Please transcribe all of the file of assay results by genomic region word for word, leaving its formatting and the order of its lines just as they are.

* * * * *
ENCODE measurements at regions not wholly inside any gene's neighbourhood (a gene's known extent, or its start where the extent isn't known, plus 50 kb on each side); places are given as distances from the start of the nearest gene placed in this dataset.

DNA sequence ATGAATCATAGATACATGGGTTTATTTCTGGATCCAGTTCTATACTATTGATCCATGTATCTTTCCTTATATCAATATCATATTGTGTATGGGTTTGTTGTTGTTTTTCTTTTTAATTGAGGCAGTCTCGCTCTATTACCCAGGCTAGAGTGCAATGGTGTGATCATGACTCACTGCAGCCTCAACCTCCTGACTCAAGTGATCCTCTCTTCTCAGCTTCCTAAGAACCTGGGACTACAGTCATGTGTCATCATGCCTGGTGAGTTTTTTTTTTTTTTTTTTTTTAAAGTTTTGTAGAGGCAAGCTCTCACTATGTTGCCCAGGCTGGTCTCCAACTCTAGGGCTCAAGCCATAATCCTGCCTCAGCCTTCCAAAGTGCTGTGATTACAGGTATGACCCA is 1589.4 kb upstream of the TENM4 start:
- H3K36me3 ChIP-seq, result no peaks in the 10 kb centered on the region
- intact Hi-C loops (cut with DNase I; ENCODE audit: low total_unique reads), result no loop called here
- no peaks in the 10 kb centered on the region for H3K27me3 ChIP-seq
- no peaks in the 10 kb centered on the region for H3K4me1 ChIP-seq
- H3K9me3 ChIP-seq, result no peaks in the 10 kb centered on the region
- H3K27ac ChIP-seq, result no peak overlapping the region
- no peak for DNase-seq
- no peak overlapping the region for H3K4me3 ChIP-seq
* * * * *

ENCODE measurements at regions not wholly inside any gene's neighbourhood (a gene's known extent, or its start where the extent isn't known, plus 50 kb on each side); places are given as distances from the start of the nearest gene placed in this dataset.

DNA sequence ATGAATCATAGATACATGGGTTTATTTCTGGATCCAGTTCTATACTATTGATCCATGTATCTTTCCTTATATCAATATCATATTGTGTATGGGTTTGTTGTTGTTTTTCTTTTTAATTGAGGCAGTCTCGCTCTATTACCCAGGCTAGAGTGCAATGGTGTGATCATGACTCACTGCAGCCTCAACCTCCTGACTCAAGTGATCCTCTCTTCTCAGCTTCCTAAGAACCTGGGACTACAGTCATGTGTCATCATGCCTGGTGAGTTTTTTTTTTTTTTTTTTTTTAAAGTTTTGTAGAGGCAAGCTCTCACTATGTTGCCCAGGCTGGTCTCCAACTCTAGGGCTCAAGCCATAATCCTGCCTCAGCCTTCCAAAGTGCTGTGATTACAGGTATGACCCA is 1589.4 kb upstream of the TENM4 start:
- H3K36me3 ChIP-seq, result no peaks in the 10 kb centered on the region
- intact Hi-C loops (cut with DNase I; ENCODE audit: low total_unique reads), result no loop called here
- no peaks in the 10 kb centered on the region for H3K27me3 ChIP-seq
- no peaks in the 10 kb centered on the region for H3K4me1 ChIP-seq
- H3K9me3 ChIP-seq, result no peaks in the 10 kb centered on the region
- H3K27ac ChIP-seq, result no peak overlapping the region
- no peak for DNase-seq
- no peak overlapping the region for H3K4me3 ChIP-seq